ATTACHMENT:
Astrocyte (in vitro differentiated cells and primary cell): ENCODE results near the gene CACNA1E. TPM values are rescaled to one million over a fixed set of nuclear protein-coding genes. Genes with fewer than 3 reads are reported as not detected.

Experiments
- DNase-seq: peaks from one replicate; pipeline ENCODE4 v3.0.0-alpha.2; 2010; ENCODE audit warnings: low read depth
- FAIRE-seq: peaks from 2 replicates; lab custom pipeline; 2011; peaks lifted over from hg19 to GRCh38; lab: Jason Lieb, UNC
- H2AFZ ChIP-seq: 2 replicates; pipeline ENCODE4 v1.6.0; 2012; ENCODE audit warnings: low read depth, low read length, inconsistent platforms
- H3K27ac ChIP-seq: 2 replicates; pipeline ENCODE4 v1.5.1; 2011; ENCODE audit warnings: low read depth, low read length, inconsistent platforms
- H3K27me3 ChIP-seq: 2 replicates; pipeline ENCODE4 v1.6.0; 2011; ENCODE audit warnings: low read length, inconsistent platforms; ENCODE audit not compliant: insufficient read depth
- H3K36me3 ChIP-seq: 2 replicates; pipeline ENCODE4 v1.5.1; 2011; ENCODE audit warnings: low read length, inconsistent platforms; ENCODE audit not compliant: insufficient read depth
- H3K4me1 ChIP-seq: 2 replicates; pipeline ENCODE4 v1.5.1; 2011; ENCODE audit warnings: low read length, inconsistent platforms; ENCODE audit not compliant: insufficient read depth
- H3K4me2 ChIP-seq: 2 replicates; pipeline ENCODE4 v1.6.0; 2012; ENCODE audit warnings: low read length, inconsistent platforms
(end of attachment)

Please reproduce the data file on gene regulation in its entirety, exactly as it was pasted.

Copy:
Astrocyte (in vitro differentiated cells and primary cell): ENCODE results near the gene CACNA1E. TPM values are rescaled to one million over a fixed set of nuclear protein-coding genes. Genes with fewer than 3 reads are reported as not detected.

Experiments
- DNase-seq: peaks from one replicate; pipeline ENCODE4 v3.0.0-alpha.2; 2010; ENCODE audit warnings: low read depth
- FAIRE-seq: peaks from 2 replicates; lab custom pipeline; 2011; peaks lifted over from hg19 to GRCh38; lab: Jason Lieb, UNC
- H2AFZ ChIP-seq: 2 replicates; pipeline ENCODE4 v1.6.0; 2012; ENCODE audit warnings: low read depth, low read length, inconsistent platforms
- H3K27ac ChIP-seq: 2 replicates; pipeline ENCODE4 v1.5.1; 2011; ENCODE audit warnings: low read depth, low read length, inconsistent platforms
- H3K27me3 ChIP-seq: 2 replicates; pipeline ENCODE4 v1.6.0; 2011; ENCODE audit warnings: low read length, inconsistent platforms; ENCODE audit not compliant: insufficient read depth
- H3K36me3 ChIP-seq: 2 replicates; pipeline ENCODE4 v1.5.1; 2011; ENCODE audit warnings: low read length, inconsistent platforms; ENCODE audit not compliant: insufficient read depth
- H3K4me1 ChIP-seq: 2 replicates; pipeline ENCODE4 v1.5.1; 2011; ENCODE audit warnings: low read length, inconsistent platforms; ENCODE audit not compliant: insufficient read depth
- H3K4me2 ChIP-seq: 2 replicates; pipeline ENCODE4 v1.6.0; 2012; ENCODE audit warnings: low read length, inconsistent platforms